Monthly archives "December 2014"

TAO January 2015

Practical Organ Music
January 2015

I have given up on New Year’s resolutions–simply given up! I don’t need another To-Do list. Instead, I am making a list of Aspirations—reminders of my best, most cherished ideals. Who I want to be and how I want to live–these are the qualities I need to touch upon before diving back into the fray of daily routines. In many ways, we organists are idealists; so give us a goal, and we will get there, one way or the other. People like us are rekindled by listening to beautiful performances, renewed by heartfelt music, and inspired to service out of our love for people. Our aspirations help us bring our hopes and dreams for a better world to life. What are your aspirations for 2015?
The New Year is here. I invite you to join me in aspiring to make my service music more engaging for my congregation this year. Of course, there are many aspects to service playing: anthem accompaniments, interludes, POP’s (preludes, offertories, and postludes). What touch the heart of the congregation at worship, though, are the hymns they sing. This year, let’s aspire to make them the best they have ever heard! Wayne Foster’s new book of essays, “Hymn Playing” (Morningstar Music 90-44), is rich with ideas and inspiration. So is “Let the People Sing” by David Cherwien (Concordia 991666WEB). This book, however, is much more practical with written and recorded illustrations to go along with his words of wisdom about how to encourage the congregation to sing with deeper meaning. Just as useful is Michael Burkhardt’s “Creative Hymn Playing” (Morningstar 10-380). The gift in this volume is his warm invitation, with easy to follow exercises, to begin creating your own introductions.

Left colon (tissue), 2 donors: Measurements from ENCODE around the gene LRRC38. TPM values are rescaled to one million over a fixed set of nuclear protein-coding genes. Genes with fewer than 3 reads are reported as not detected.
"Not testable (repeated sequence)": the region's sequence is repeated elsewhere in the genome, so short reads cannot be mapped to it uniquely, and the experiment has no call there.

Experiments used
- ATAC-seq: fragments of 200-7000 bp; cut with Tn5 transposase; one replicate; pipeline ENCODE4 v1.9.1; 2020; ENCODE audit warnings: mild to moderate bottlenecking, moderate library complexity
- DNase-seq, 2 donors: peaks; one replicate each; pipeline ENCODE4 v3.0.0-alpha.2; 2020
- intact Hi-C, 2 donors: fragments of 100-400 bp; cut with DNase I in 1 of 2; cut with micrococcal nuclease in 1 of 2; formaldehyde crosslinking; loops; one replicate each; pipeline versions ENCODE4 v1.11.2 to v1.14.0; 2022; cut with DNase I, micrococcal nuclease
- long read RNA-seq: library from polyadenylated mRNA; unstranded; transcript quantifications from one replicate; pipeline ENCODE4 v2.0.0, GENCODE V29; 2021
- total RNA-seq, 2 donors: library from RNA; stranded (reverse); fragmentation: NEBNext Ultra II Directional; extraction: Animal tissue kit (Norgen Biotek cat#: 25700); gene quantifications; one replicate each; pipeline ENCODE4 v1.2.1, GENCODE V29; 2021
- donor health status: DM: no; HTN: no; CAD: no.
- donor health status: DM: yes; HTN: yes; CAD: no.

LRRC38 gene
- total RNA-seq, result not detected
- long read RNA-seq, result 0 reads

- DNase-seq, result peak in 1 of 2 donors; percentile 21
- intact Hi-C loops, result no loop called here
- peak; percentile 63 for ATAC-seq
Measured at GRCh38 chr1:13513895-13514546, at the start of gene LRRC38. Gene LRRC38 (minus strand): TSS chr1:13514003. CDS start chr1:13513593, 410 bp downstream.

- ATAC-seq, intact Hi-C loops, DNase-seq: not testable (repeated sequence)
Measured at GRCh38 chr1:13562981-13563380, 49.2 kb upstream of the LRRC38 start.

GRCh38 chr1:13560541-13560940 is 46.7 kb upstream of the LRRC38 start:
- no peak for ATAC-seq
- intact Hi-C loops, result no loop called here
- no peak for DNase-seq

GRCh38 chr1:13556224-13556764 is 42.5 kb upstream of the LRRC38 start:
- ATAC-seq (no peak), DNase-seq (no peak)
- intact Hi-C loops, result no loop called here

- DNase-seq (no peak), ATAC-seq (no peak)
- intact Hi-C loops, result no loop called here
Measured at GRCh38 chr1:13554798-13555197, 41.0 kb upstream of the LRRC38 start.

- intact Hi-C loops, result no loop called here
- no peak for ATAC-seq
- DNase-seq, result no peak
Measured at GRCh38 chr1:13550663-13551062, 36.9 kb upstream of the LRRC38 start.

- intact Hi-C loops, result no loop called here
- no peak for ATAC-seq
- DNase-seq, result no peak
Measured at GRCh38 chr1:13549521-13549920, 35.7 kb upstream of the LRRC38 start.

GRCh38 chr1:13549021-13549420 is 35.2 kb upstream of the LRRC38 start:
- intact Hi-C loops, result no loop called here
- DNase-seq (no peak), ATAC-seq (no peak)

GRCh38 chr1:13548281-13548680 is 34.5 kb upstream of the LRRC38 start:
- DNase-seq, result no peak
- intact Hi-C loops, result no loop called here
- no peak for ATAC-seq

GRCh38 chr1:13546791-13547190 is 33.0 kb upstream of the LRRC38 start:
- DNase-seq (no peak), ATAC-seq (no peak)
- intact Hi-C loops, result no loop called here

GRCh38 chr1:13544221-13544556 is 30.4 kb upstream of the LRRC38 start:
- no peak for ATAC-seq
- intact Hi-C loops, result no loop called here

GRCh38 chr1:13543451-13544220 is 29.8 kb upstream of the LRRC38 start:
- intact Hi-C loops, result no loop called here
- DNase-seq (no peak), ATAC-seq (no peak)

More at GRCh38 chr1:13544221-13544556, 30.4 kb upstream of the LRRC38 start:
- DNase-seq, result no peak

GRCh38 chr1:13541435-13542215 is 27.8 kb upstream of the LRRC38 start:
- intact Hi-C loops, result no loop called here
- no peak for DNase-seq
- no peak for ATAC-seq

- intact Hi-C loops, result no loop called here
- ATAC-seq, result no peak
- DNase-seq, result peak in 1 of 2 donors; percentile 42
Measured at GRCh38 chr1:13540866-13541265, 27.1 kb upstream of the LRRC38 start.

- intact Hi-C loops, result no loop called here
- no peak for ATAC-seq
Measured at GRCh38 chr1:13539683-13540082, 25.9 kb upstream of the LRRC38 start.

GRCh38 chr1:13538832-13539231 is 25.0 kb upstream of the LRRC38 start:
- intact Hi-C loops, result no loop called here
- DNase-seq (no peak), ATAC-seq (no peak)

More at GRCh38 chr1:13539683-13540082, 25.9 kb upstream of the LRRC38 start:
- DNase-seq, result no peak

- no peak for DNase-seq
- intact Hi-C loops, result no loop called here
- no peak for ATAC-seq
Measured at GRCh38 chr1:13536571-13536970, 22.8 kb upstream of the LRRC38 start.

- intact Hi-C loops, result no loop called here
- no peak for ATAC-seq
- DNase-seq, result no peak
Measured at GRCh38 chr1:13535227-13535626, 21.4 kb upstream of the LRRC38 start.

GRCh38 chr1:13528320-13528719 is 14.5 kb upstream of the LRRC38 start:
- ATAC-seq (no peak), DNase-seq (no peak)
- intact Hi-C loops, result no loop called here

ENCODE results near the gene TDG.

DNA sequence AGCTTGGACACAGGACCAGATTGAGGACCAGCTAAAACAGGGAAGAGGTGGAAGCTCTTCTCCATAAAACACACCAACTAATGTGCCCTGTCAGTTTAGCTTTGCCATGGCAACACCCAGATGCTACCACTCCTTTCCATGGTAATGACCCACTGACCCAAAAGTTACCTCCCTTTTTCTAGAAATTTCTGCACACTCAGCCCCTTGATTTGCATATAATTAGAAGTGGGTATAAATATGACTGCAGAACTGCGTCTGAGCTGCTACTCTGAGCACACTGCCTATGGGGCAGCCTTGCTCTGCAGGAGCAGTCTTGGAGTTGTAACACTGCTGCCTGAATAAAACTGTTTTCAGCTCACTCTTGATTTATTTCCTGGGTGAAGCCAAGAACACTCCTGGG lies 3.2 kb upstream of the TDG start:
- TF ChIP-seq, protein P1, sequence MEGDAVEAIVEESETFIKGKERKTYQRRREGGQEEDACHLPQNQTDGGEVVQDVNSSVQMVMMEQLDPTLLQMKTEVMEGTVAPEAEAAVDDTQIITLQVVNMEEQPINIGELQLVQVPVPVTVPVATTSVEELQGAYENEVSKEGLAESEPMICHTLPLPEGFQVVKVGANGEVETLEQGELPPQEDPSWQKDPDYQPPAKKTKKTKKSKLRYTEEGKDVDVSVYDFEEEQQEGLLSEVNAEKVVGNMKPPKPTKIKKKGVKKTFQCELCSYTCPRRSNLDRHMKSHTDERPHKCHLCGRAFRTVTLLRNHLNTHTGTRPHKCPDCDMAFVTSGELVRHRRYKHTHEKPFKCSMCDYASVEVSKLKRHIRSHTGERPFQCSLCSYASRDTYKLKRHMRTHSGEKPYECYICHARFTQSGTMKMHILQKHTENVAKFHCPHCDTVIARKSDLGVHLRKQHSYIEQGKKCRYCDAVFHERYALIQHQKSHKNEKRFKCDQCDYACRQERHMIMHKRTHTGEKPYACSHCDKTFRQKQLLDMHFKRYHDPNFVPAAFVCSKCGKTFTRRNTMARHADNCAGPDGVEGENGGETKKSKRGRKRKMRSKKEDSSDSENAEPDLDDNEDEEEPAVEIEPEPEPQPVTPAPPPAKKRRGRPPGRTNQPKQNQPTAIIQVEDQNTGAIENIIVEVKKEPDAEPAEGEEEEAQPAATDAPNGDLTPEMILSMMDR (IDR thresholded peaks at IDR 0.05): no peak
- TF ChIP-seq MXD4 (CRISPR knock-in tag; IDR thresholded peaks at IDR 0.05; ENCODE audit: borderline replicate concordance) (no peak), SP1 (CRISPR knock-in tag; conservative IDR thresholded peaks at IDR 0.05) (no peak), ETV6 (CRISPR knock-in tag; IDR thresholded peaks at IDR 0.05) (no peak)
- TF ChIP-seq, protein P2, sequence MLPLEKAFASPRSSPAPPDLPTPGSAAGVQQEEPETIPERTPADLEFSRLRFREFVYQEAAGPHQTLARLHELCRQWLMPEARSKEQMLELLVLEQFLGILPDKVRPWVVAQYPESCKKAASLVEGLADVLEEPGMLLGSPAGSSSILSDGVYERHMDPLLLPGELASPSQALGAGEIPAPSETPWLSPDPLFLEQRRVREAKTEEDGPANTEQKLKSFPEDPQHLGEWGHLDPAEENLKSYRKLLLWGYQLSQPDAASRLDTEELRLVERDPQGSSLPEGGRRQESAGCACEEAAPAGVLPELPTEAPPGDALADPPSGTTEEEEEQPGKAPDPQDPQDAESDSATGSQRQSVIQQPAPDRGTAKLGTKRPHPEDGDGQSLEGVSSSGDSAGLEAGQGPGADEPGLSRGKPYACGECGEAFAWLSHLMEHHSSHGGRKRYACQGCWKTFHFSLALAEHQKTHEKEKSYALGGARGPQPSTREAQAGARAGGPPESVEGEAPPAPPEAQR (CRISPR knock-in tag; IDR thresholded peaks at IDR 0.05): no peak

Over the past decade, written hymn arrangements have accumulated into an embarrassment of riches. Why not take advantage of them? Do you already know Janet Linker’s five volumes of “The Last Verse” from Breckenridge Press (OC-12, 16, 19, 22, 25)? Richard Van Auken has spent years writing his three volumes of “Hymn Introductions and Verses” (Frog Music Press). They are models of solid, conservative creativity that will fit into any service. Another interesting offering from the same publisher is “An Organist’s Book of Hymns” and “A Catholic Organist’s Book of Hymns,” which are available by annual subscription for download, as well as in print. Noel Jones has provided easy three- and four-part arrangements of hymns with a short chorale prelude for each one. Another set of flashier arrangements comes from Samuel Metzger in “The Festival Hymn Collection, Vols. 1 & 2” (MorningStar 10-211, 10-225). Even though they sound much more difficult than they are, they are definitely worth a little extra practice time.
Creative hymn arrangements, whether your original work or the work of others, will go a long way toward creating dynamic, engaging worship. I hope you enjoy exploring the ones I have mentioned. If you would like easy access to ordering information, log into my blog, where I have linked each book to the publisher’s web page. While you are there, take a moment to share your favorite hymn playing resources. More people are joining this on-line community each month.

Aspirations express our deepest desires, but resolve gets us to them. Maybe resolutions aren’t so useless after all. Let’s aspire to best the best musicians we can be and resolve to improve our skills this coming New Year–one hymn at a time.

Dr. Christopher Cook is Director of Worship, Music and the Arts at Rancho Bernardo Community Presbyterian Church in San Diego, California. He also maintains an active ministry to church artists of all media, especially adults transferring from piano to organ. Chris invites you to offer your own favorite organ pieces, ask questions and make comments on his blog, “Practical Organ Music,” XXXXX